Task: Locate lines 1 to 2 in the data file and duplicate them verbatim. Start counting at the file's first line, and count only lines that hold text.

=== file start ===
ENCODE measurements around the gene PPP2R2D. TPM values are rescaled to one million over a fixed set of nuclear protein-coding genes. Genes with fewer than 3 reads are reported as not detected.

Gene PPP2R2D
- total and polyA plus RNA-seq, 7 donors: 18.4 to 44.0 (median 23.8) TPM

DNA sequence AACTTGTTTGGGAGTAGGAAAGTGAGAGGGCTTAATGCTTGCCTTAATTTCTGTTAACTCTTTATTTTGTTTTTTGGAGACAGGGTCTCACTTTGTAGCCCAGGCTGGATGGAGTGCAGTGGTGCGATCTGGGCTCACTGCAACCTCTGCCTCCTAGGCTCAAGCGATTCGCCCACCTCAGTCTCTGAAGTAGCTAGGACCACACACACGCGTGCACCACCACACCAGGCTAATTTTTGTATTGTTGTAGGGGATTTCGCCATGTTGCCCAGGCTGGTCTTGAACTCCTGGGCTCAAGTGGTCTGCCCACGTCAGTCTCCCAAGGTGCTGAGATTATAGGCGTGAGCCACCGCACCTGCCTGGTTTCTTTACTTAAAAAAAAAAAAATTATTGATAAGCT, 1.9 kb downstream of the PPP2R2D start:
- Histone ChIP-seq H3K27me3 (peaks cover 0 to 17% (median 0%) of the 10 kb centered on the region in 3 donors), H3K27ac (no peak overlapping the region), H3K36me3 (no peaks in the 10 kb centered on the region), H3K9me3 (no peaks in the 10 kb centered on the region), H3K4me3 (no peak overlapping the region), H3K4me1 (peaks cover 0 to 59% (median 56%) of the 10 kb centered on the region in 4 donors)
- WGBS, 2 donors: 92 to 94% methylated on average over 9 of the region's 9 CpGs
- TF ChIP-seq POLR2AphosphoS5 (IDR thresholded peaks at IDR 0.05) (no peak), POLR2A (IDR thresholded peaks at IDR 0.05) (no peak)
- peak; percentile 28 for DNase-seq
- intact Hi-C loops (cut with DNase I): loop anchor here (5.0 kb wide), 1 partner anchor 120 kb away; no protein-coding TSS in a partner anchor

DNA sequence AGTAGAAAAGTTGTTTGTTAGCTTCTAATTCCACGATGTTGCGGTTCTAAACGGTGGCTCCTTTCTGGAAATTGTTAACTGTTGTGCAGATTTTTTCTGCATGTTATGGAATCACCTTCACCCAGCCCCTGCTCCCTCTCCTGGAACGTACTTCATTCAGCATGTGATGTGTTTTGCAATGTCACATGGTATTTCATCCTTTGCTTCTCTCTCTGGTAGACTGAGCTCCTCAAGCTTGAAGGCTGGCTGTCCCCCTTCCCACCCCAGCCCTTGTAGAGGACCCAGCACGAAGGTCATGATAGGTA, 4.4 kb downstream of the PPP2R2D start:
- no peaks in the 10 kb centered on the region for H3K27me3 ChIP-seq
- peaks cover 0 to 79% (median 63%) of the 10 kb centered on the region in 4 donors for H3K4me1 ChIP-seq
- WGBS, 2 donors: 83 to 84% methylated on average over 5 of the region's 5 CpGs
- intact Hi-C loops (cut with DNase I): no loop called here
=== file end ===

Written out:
ENCODE measurements around the gene PPP2R2D. TPM values are rescaled to one million over a fixed set of nuclear protein-coding genes. Genes with fewer than 3 reads are reported as not detected.

Gene PPP2R2D